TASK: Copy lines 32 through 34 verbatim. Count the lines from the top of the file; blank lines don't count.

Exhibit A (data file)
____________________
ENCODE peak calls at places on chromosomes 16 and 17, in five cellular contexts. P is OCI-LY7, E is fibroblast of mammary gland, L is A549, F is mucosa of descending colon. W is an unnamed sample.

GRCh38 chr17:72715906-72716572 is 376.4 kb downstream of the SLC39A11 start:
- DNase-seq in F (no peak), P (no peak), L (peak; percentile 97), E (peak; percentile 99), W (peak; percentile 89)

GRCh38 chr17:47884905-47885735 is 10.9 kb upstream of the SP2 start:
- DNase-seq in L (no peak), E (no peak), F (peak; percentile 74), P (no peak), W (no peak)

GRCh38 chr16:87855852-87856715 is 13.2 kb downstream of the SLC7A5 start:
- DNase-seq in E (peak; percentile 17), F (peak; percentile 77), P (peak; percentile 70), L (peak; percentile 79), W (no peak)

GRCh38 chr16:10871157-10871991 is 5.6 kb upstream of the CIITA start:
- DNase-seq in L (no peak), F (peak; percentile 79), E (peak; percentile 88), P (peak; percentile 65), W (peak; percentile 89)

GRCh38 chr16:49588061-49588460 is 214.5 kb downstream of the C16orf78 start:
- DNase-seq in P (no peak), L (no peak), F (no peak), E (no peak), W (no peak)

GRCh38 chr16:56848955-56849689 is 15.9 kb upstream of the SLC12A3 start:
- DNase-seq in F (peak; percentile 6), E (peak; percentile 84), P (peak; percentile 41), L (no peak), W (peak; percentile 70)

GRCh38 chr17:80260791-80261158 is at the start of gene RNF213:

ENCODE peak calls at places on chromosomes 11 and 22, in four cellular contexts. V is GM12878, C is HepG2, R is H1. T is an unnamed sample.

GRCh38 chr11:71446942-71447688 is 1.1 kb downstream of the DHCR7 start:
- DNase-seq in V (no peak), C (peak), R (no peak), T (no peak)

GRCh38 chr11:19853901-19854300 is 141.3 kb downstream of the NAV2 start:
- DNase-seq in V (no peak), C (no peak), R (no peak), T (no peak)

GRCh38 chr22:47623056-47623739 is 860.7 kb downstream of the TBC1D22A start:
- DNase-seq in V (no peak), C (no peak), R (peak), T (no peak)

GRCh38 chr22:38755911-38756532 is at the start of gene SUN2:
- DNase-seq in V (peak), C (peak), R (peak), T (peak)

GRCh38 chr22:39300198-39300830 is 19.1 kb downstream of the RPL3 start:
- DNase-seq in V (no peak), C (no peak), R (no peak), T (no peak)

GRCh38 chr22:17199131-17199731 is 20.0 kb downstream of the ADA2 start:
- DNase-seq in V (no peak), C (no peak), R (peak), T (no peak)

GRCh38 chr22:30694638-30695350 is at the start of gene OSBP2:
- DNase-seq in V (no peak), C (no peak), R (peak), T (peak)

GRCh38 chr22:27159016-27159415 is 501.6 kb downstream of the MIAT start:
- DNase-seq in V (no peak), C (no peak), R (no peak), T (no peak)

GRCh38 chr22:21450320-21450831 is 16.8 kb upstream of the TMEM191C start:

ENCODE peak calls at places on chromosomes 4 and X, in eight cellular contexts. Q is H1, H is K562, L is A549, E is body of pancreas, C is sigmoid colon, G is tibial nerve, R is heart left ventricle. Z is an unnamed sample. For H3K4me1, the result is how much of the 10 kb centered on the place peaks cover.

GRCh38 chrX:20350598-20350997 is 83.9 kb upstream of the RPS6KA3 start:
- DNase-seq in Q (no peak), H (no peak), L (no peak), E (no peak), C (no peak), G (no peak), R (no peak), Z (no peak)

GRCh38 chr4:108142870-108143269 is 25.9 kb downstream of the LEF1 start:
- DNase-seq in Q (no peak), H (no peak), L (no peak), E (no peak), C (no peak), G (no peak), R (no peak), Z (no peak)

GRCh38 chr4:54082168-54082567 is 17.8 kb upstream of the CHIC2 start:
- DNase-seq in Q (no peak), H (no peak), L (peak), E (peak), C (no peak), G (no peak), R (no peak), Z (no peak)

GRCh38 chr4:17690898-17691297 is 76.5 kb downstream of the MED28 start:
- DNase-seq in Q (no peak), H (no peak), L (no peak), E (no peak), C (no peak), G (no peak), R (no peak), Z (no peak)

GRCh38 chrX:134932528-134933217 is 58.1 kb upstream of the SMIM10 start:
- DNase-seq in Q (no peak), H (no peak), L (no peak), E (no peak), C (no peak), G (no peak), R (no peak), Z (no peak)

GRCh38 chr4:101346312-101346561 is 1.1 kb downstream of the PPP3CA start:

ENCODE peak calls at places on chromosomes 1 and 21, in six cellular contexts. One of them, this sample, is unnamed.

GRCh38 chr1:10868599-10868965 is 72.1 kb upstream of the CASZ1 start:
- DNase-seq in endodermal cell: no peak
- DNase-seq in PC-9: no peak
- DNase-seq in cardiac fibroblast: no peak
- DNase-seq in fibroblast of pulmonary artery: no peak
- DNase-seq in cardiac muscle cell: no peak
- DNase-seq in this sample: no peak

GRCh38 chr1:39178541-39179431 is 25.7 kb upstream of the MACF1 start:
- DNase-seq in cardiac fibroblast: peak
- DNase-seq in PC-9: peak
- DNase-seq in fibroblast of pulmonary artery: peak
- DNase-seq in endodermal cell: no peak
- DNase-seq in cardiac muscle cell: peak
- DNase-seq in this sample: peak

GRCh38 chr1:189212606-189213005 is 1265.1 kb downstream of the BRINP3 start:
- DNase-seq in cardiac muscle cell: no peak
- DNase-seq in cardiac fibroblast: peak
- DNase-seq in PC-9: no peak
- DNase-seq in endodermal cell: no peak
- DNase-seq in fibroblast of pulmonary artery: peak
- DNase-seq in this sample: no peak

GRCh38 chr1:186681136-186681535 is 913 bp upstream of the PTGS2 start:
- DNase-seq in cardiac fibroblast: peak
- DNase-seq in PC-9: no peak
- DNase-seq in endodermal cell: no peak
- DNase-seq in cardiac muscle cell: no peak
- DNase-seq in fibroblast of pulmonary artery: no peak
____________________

GRCh38 chr22:21450320-21450831 is 16.8 kb upstream of the TMEM191C start:

ENCODE peak calls at places on chromosomes 4 and X, in eight cellular contexts. Q is H1, H is K562, L is A549, E is body of pancreas, C is sigmoid colon, G is tibial nerve, R is heart left ventricle. Z is an unnamed sample. For H3K4me1, the result is how much of the 10 kb centered on the place peaks cover.

GRCh38 chrX:20350598-20350997 is 83.9 kb upstream of the RPS6KA3 start: